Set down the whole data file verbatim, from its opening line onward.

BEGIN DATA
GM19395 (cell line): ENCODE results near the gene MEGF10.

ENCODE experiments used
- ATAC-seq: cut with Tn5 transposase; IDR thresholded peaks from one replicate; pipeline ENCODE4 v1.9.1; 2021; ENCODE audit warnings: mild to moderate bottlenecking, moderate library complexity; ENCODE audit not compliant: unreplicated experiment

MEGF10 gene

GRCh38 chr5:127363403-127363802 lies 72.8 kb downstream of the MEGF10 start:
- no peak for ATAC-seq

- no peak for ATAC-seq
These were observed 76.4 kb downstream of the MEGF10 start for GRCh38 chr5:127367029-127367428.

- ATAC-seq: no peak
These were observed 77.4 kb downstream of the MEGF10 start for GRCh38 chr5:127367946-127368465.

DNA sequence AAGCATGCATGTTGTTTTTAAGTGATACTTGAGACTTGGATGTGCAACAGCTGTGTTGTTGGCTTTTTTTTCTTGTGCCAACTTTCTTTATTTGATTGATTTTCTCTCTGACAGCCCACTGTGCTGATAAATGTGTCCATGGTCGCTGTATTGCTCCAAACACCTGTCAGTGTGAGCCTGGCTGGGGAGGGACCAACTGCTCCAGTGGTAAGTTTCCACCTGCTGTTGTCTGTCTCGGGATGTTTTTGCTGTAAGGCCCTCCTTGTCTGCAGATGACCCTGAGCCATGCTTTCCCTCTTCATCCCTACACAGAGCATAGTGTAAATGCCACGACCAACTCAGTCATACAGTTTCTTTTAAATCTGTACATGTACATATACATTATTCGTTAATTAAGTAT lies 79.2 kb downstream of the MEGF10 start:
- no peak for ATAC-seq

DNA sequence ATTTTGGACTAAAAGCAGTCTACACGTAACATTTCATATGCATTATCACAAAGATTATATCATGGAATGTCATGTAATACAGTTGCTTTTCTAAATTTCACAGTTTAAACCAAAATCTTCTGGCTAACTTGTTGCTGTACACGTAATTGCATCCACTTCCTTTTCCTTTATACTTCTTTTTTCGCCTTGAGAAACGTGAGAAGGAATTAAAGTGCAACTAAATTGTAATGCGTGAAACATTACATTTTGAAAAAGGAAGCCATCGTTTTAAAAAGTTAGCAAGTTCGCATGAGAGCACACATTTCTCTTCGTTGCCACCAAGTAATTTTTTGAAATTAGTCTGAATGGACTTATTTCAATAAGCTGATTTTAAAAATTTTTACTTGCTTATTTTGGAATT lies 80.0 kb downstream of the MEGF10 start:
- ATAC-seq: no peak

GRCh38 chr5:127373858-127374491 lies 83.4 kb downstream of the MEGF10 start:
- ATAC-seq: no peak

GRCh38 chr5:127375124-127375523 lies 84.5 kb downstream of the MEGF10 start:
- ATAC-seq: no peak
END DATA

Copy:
GM19395 (cell line): ENCODE results near the gene MEGF10.

ENCODE experiments used
- ATAC-seq: cut with Tn5 transposase; IDR thresholded peaks from one replicate; pipeline ENCODE4 v1.9.1; 2021; ENCODE audit warnings: mild to moderate bottlenecking, moderate library complexity; ENCODE audit not compliant: unreplicated experiment

MEGF10 gene

GRCh38 chr5:127363403-127363802 lies 72.8 kb downstream of the MEGF10 start:
- no peak for ATAC-seq

- no peak for ATAC-seq
These were observed 76.4 kb downstream of the MEGF10 start for GRCh38 chr5:127367029-127367428.

- ATAC-seq: no peak
These were observed 77.4 kb downstream of the MEGF10 start for GRCh38 chr5:127367946-127368465.

DNA sequence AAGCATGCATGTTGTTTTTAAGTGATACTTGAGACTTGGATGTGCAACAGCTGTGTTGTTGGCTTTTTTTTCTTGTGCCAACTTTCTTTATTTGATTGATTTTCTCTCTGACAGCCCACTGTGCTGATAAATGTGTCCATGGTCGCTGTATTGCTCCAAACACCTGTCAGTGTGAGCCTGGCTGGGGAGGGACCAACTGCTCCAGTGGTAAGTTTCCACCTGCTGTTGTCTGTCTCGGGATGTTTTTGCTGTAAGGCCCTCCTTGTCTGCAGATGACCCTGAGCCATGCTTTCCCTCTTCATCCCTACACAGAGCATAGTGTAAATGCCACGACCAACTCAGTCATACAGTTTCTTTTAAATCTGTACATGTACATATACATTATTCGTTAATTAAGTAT lies 79.2 kb downstream of the MEGF10 start:
- no peak for ATAC-seq

DNA sequence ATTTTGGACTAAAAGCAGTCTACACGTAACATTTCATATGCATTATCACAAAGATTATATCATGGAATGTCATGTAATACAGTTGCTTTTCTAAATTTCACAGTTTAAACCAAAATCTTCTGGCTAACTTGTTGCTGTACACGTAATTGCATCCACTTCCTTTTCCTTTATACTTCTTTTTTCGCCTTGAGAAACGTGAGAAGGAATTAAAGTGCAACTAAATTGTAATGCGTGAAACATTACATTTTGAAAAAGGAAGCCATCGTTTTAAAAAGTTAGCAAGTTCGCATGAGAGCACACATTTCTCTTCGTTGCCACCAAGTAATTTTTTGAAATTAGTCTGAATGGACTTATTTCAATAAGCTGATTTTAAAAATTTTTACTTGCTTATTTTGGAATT lies 80.0 kb downstream of the MEGF10 start:
- ATAC-seq: no peak

GRCh38 chr5:127373858-127374491 lies 83.4 kb downstream of the MEGF10 start:
- ATAC-seq: no peak

GRCh38 chr5:127375124-127375523 lies 84.5 kb downstream of the MEGF10 start:
- ATAC-seq: no peak